5 Ways You Can Help Parents of Kids with Allergies

5 Ways You Can Help Parents of Kids with Allergies

(Image credit: White Bear Studio/Shutterstock)

I never worry about what my son eats. I worry about how big the bites are and if the food is too hot, but I'm never scared that he is going to have an allergic reaction. I guess I just always figured he was lucky.

However, he isn't the only lucky one — it's me, too. My nonchalant attitude when taking my son to a birthday party or the playground is just something I take for granted.

Or, rather, took for granted.

Since the news broke about Bamba coming to Trader Joe's, peanut butter lovers all over social media have been excited about getting the snack quickly and easily from their local Trader Joe's stores instead of having to go to the internet or specialty grocery stores.

However, there has also been talk among parents of kids with allergies — reminders to those of us who don't have kids with allergies that peanut snacks aren't safe for all and they can cause even the youngest allergy sufferers hives and worse, total anaphylaxis.

FARE, which describes itself as "the leading national organization working on behalf of the 15 million Americans with food allergies," estimates every one in 13 American kids under the age of 18 suffers from at least one food allergy.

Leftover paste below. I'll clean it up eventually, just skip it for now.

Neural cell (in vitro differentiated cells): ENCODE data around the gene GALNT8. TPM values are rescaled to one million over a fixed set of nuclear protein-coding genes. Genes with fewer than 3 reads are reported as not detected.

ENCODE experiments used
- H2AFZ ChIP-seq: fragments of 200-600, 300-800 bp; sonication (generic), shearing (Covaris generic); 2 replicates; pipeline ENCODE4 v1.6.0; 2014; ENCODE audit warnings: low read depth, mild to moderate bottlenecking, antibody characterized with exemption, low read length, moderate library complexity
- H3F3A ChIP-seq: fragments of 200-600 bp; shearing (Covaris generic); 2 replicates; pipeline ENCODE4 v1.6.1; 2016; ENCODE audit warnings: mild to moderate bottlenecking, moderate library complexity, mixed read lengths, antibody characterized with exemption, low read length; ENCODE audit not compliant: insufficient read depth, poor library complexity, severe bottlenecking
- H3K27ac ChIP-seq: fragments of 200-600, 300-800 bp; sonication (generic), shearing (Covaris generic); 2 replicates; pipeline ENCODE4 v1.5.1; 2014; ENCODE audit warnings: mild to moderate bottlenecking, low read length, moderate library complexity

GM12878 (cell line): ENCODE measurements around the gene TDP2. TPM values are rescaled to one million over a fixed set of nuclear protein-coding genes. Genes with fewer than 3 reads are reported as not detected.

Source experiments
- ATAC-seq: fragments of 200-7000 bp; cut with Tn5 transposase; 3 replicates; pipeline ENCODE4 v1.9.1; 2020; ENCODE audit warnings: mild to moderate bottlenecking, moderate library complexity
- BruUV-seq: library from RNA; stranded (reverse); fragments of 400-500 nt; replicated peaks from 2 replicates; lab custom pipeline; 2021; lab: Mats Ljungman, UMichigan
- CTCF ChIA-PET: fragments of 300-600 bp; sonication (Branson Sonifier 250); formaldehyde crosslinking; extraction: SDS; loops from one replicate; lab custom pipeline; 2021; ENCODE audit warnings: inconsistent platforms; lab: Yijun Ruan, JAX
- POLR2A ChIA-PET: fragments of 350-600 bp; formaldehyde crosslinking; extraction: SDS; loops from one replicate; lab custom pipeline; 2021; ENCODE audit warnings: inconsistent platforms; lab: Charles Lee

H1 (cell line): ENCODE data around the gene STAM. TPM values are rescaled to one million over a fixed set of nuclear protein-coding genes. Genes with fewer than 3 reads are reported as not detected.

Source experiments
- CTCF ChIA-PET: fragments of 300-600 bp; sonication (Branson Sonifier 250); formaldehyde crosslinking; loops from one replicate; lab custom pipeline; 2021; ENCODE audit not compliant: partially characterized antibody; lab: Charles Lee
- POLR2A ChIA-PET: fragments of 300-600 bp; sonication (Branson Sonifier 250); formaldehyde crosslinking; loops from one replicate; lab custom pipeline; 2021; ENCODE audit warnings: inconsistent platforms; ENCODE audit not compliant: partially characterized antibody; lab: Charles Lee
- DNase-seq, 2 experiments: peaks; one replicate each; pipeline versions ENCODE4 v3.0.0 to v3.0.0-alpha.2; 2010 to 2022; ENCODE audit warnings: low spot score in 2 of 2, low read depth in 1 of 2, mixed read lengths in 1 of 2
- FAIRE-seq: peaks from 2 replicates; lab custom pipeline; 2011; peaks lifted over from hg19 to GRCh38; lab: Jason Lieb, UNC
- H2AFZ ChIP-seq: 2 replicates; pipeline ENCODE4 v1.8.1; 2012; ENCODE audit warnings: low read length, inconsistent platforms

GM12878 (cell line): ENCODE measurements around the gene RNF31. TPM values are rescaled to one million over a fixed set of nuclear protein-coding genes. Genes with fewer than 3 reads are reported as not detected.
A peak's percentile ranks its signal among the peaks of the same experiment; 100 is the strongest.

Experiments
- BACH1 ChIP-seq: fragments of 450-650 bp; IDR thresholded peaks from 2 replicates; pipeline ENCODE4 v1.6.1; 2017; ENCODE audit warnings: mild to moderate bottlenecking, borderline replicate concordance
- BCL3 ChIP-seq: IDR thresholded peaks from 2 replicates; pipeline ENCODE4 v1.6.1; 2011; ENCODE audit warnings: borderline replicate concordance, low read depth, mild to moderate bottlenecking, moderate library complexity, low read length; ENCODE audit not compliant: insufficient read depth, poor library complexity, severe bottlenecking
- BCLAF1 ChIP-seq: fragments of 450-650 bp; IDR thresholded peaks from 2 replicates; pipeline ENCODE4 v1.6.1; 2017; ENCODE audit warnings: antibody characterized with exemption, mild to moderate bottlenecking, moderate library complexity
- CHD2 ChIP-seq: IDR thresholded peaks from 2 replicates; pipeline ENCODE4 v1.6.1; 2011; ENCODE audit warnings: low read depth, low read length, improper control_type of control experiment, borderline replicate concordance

I began to realize that my own experience with food wasn't everyone's — not even close. I should have been more aware before and I'm embarrassed that I wasn't. I want to let people who have kids with allergies know that those kids' health, emotional safety, and lives matter to me.

After speaking with parents of kids with severe allergies, I realize there are steps I can take to be a better ally and friend. These steps don't involve me banning allergen-heavy snacks from my kid's diet and they aren't difficult steps to take.

Here is some of what I gleaned from the parents I spoke to.

(Image credit: Marisa Vitale)

1. Feed your kids in appropriate places.

Do you ever wonder why there are signs in children's museums and playgrounds that say food should be kept off the premises? It's not just because it's a pain to clean up the crumbs — it's also because trace amounts of anything from peanuts to dairy can give some kids terrible allergic reactions.

Amanda, a 36-year-old mom to a son with allergies, says, "One time I was on the playground with some other moms and I noticed a pile of peanut shells (on the ground) and I just start to shake a little bit. I asked my friends to clean it up. People don't understand that on a playground in a public setting." If Amanda's son were to pick up those peanuts, she doesn't know what would happen — when he first had Bamba, he "blew up," and hasn't had peanuts since.

It's not about stopping your kids from eating, it's about having them eat in appropriate places. If your kid has a meltdown and positively needs something immediately, feeding them a snack in the stroller or carrier is much preferred to chasing them around while dropping and spraying residue everywhere. Which brings us to point number two.

(Image credit: Cody Hamilton)

2. Clean up after your kids.

When my son eats something (anything!), it's all over him — face, hands, hair, underwear, the whole shebang. I usually clean him with a wipe because he is gross, but in public, I should really be cleaning him because he could potentially be unsafe for other kids. Any trace of allergen could spread from him to the swing set or the coat of a kid with allergies and that could have catastrophic results.